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It’s That Time of Year: Learn How to Keep Armyworms at Bay this Fall

Most local news outlets have already picked up the story: fall armyworms are back in Arkansas, leaving a visible trail across lawns and pastures around Little Rock. Livestock farmers and front lawn lovers alike are seeking quick ways to protect their grass from these voracious creatures, whether by themselves or with the help of one of many Little Rock lawn services.

Armyworms: What They Are and What They Mean to Your Lawn

The fall armyworm is the larval stage of the fall armyworm moth, and it owes its name to both their favorite season and mode of destruction. This species is fond of settling an area in large numbers and forming a veritable army of larvae that will eat entire pastures in a matter of days. After that, they cocoon themselves for several days, grow wings, fly to their next food source as soon as they become adult moths, and replicate the process.

Armyworms are considered a major agricultural pest. They will eat any grass or small grain crop, but they are particularly fond of Bermuda grass. Several farmers and Little Rock lawn care companies have described their effects as “poison” – entire fields can go brown, their height halved almost overnight.

If You Want to Protect Your Lawn, Early Spotting Is Key

According to the University of Arkansas Cooperative Extension Service, by the time you realize your lawn is damaged, it’s likely that the armyworm caterpillars are already hard at work. If your lawn is too large for you to thoroughly inspect, then pick ten one-foot square areas at random across the entire lawn and check two of them every couple of days as closely as possible.

Fall Armyworm Caterpillar

Any sign of creamy white eggs or tiny green larvae under the leaves means it’s time to act fast. If the larvae haven’t hatched or if the caterpillars are still very small, an emergency call to a professional lawn services provider can halt these pests before the first wave of the invasion is visible.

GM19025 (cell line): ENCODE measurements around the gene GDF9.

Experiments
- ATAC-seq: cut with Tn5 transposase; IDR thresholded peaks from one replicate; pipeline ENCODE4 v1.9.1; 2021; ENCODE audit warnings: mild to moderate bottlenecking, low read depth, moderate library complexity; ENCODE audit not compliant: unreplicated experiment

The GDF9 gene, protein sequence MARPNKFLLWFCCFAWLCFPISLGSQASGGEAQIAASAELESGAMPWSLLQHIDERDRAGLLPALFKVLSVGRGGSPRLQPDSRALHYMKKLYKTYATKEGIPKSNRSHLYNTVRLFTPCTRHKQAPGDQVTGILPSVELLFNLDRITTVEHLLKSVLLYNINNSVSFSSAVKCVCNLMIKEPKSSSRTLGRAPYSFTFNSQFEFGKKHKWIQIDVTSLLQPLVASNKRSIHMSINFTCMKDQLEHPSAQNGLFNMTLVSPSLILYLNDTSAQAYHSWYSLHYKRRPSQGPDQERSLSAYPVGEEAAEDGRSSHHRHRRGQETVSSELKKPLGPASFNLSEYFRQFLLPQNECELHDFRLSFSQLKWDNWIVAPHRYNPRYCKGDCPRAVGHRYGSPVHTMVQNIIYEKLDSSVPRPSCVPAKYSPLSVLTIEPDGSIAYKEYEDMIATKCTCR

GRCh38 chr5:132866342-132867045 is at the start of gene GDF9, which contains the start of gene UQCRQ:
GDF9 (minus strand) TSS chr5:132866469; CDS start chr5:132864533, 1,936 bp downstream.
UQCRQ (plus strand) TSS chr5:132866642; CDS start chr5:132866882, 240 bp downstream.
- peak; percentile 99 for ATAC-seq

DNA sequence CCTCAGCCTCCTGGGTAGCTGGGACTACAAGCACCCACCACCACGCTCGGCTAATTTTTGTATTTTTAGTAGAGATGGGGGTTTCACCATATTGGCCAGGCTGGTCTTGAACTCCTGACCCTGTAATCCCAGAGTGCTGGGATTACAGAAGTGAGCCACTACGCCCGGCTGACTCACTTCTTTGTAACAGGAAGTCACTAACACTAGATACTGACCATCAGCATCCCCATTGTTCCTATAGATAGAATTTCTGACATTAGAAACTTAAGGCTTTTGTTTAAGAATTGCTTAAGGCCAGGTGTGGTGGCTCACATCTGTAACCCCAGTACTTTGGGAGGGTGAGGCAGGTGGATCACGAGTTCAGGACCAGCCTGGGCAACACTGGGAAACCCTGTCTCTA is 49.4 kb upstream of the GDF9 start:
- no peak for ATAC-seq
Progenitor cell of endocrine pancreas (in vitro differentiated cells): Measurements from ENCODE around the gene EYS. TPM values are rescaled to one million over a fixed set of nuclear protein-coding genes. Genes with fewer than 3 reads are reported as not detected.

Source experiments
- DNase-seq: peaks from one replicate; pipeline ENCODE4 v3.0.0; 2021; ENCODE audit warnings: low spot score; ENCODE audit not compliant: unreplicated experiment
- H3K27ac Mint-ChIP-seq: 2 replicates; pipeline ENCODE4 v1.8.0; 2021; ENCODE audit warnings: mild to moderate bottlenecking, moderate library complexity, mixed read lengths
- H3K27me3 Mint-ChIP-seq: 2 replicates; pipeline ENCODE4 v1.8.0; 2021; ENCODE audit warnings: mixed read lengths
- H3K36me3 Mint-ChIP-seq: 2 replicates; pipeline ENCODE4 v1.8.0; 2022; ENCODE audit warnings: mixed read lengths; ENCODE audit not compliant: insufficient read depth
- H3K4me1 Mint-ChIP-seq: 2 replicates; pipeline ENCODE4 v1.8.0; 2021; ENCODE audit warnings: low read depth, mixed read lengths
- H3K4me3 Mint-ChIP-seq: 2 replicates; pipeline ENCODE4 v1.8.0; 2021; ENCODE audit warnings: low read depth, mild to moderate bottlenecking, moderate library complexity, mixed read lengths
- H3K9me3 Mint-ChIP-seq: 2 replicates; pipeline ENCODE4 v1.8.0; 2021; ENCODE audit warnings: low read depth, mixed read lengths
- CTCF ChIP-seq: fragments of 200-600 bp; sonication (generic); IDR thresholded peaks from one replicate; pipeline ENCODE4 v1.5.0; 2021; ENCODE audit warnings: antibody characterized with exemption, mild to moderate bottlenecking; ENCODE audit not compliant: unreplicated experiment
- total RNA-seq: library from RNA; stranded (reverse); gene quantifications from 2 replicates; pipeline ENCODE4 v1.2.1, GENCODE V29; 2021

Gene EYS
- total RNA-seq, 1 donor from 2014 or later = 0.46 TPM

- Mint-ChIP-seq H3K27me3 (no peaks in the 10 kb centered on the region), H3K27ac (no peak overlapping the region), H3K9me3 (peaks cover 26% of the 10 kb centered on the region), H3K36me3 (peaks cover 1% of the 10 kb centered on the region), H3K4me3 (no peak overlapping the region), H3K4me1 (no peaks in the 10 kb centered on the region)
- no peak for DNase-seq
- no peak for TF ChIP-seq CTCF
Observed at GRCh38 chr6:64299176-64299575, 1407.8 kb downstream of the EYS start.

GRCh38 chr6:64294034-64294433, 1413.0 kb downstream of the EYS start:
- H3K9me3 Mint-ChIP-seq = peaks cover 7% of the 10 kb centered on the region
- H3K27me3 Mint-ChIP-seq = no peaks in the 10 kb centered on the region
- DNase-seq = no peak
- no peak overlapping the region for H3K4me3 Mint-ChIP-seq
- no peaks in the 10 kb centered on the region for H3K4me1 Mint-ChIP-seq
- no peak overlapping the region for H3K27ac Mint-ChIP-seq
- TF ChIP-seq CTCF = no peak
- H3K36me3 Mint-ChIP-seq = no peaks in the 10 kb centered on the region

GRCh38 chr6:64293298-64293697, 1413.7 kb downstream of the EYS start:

If you find more than three caterpillars in an area or you find larvae that are already a half-inch long, your lawn should be treated for an infestation. Once they reach an inch-and-a-half, they are ready to become moths and will be gone soon – but it’s likely most of your grass will be gone, too. From late August to early October, any visit from a Little Rock lawn services provider should include a fall armyworm inspection.

What to Do Before, During, and After an Armyworm Invasion

The main way to fight armyworms is through insecticides and is best left to professionals. Moreover, as the adult moths breed so fast, any spraying should be extra meticulous. This means you will probably want an experienced lawn care company to take care of the hard work, protective suits and all.

If your grass has already turned brown, then it’s time to ensure the worms don’t come back. Some extra pampering for your grass will help repair the damage more quickly – either an extra round of fertilizer or an adjusted watering schedule will make a visible difference when it comes to turning the brown into lush greens once again.

If you need to protect your back yard from a hungry armyworm battalion or if you’re looking for the most efficient way efficient way to restore your Bermuda grass to full health, then it’s time to rely on Little Rock Lawn’s 17 years of experience. Contact us now for a free lawn consultation!

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